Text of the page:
I am an entrepreneur who loves to run in his spare time. This passion has led me to participate in several marathons and long-distance races.
And at the beginning of the year, I started training for an 80 km ultramarathon.
During this ultramarathon training, I couldn't help but notice similarities between what I was doing and the launch of my startup company.
If you haven't read it, I already started to tell you about those similarities in a first article entitled "Training for an Ultramarathon Is Like Launching a Startup".
And as there is a lot to say about this topic, I decided to write one last point about the similarity between these two great projects. This one is articulated around a quote that struck me in an entrepreneurial conference and that, in my opinion, also applies to the training for an ultramarathon: "Think Big, Start Small, Grow Fast".
Think Big, Start Small, Grow Fast
Whether you are training for an ultramarathon or planning on launching a startup, it is important to dream and to have an extremely motivating vision.
It is super important to be able to imagine yourself achieving your goals. Like crossing the finish line of an 80 km ultra-trail, cheered by your loved ones, or solving an important problem with the creation of a successful business.
It is this vision, this "big dream" that will push you to continue when nothing else is going well and that will allow you to unite your entourage at the starting point.
To be able to project ourselves into this positive future is the first step. It is scientifically proven that visualizing a destination helps to reach it.
Try it tonight before you go to sleep: get comfortable in your bed and visualize yourself excelling in your field. What are the images that come to your mind?
How do you feel?
Personally, during the training for my ultramarathon, I often imagined myself capable of running for hours in the most beautiful mountain ranges in the world or participating in mythical races like the Diagonale des Fous or the Mont-Blanc Ultra-Trail.
It was these projections that helped me to get out of bed and put on my running shoes on the cold and dark mornings of January.
You can't start on Day 1 running an 80 km marathon or having a business that runs perfectly well.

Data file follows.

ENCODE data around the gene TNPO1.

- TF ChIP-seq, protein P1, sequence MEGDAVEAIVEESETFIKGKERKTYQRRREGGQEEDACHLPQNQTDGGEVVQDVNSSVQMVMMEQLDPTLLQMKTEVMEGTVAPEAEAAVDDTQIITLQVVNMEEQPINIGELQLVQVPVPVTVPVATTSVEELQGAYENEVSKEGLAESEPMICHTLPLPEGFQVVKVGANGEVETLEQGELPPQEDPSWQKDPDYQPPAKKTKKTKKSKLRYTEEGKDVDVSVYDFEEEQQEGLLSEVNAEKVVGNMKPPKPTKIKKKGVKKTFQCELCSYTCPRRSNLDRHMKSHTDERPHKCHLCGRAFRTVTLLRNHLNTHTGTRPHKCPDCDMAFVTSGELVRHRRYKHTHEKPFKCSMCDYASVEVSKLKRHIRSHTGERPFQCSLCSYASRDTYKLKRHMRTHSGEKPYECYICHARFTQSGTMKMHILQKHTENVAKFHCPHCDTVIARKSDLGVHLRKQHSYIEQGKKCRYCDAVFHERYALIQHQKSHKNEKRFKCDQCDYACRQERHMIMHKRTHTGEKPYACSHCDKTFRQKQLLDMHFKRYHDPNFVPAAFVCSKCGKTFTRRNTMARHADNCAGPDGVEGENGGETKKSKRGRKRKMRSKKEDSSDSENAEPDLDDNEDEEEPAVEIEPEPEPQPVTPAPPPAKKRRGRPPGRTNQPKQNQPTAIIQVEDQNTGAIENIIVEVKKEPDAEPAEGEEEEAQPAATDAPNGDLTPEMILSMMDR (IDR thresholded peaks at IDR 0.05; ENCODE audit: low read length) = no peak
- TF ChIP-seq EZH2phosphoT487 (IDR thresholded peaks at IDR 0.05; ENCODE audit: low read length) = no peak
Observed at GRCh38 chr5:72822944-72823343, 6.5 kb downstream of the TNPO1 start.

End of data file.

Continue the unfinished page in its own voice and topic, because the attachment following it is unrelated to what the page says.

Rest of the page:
When you decide to go into business or sign up for an ultra-trail, you are (in most cases) far from being ready right away. You must indeed quietly begin to attack your objective on a very small scale. For example, start by running 2 km or validate your business idea to potential users orally.
In an era where everything goes fast, this step is often neglected, whether by runners (who want to run immediately fast or over long distances) or entrepreneurs (who can cut corners to generate sales quickly).
This can have negative repercussions: runners don't give their bodies time to adapt and injure themselves after a few weeks of euphoric practice, and entrepreneurs sacrifice their long-term vision for short-term "success".
To start a project well is to start it on a very small scale.
If the first two steps have been well executed, the next step would be to reduce the gap between the final vision and the “start small” approach. This is how you will get closer to your bigger vision! To do this, we must try, adapt, learn, evolve, progress...
If in some cases there is no hurry, in general, the faster you move forward the faster the gap will be reduced!
The runner who started training 5 km a day risks seeing his motivation diminish if he can't run more than 7 km two years later. The same goes for the entrepreneur who dreamed of seeing himself at the head of a big company but is still working alone in his parents' basement.
Moreover, in a competitive world, growing fast becomes even more important.
You are not the only one who trains hard to win a medal or the only one to launch an innovative company in your sector. The speed of progress can be a determining factor in being better than your competitors and therefore staying in the race.
This is what concludes my observation of the commonalities between these two areas that I am passionate about. If you have enjoyed this article and have not read the previous one, I invite you to do so.
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